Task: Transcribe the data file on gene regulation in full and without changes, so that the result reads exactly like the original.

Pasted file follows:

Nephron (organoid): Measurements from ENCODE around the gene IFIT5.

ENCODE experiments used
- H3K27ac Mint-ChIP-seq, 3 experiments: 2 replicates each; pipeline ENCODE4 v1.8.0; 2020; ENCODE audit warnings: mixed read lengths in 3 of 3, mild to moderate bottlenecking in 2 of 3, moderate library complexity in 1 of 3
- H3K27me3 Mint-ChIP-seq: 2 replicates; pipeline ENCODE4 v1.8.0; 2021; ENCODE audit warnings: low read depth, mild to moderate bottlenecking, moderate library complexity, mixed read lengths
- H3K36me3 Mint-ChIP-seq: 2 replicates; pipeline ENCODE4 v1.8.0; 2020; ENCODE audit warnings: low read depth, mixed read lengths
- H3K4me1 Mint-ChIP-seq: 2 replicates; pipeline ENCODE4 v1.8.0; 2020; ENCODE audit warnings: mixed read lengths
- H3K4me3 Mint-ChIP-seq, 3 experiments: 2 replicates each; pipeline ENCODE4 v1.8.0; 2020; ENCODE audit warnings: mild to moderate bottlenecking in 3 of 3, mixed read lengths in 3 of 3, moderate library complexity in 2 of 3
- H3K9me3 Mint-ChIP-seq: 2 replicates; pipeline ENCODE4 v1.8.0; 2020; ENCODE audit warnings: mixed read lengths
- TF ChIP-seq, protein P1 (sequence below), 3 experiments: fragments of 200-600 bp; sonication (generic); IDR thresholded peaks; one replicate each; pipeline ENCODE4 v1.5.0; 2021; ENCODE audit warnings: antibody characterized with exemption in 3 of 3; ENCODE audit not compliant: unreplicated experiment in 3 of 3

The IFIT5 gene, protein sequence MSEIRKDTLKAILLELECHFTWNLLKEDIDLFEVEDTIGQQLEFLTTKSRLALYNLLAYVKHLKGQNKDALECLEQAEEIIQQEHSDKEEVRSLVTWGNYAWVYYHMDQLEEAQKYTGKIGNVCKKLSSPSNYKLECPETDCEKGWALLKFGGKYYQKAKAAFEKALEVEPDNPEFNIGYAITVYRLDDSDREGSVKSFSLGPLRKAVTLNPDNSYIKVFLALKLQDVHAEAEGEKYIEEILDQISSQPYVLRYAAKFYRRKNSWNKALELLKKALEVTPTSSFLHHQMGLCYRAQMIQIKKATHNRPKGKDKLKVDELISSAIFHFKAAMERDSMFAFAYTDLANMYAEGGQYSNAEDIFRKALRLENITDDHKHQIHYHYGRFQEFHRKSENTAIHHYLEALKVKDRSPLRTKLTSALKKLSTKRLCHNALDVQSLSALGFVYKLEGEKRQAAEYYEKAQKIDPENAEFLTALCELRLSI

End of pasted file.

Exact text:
Nephron (organoid): Measurements from ENCODE around the gene IFIT5.

ENCODE experiments used
- H3K27ac Mint-ChIP-seq, 3 experiments: 2 replicates each; pipeline ENCODE4 v1.8.0; 2020; ENCODE audit warnings: mixed read lengths in 3 of 3, mild to moderate bottlenecking in 2 of 3, moderate library complexity in 1 of 3
- H3K27me3 Mint-ChIP-seq: 2 replicates; pipeline ENCODE4 v1.8.0; 2021; ENCODE audit warnings: low read depth, mild to moderate bottlenecking, moderate library complexity, mixed read lengths
- H3K36me3 Mint-ChIP-seq: 2 replicates; pipeline ENCODE4 v1.8.0; 2020; ENCODE audit warnings: low read depth, mixed read lengths
- H3K4me1 Mint-ChIP-seq: 2 replicates; pipeline ENCODE4 v1.8.0; 2020; ENCODE audit warnings: mixed read lengths
- H3K4me3 Mint-ChIP-seq, 3 experiments: 2 replicates each; pipeline ENCODE4 v1.8.0; 2020; ENCODE audit warnings: mild to moderate bottlenecking in 3 of 3, mixed read lengths in 3 of 3, moderate library complexity in 2 of 3
- H3K9me3 Mint-ChIP-seq: 2 replicates; pipeline ENCODE4 v1.8.0; 2020; ENCODE audit warnings: mixed read lengths
- TF ChIP-seq, protein P1 (sequence below), 3 experiments: fragments of 200-600 bp; sonication (generic); IDR thresholded peaks; one replicate each; pipeline ENCODE4 v1.5.0; 2021; ENCODE audit warnings: antibody characterized with exemption in 3 of 3; ENCODE audit not compliant: unreplicated experiment in 3 of 3

The IFIT5 gene, protein sequence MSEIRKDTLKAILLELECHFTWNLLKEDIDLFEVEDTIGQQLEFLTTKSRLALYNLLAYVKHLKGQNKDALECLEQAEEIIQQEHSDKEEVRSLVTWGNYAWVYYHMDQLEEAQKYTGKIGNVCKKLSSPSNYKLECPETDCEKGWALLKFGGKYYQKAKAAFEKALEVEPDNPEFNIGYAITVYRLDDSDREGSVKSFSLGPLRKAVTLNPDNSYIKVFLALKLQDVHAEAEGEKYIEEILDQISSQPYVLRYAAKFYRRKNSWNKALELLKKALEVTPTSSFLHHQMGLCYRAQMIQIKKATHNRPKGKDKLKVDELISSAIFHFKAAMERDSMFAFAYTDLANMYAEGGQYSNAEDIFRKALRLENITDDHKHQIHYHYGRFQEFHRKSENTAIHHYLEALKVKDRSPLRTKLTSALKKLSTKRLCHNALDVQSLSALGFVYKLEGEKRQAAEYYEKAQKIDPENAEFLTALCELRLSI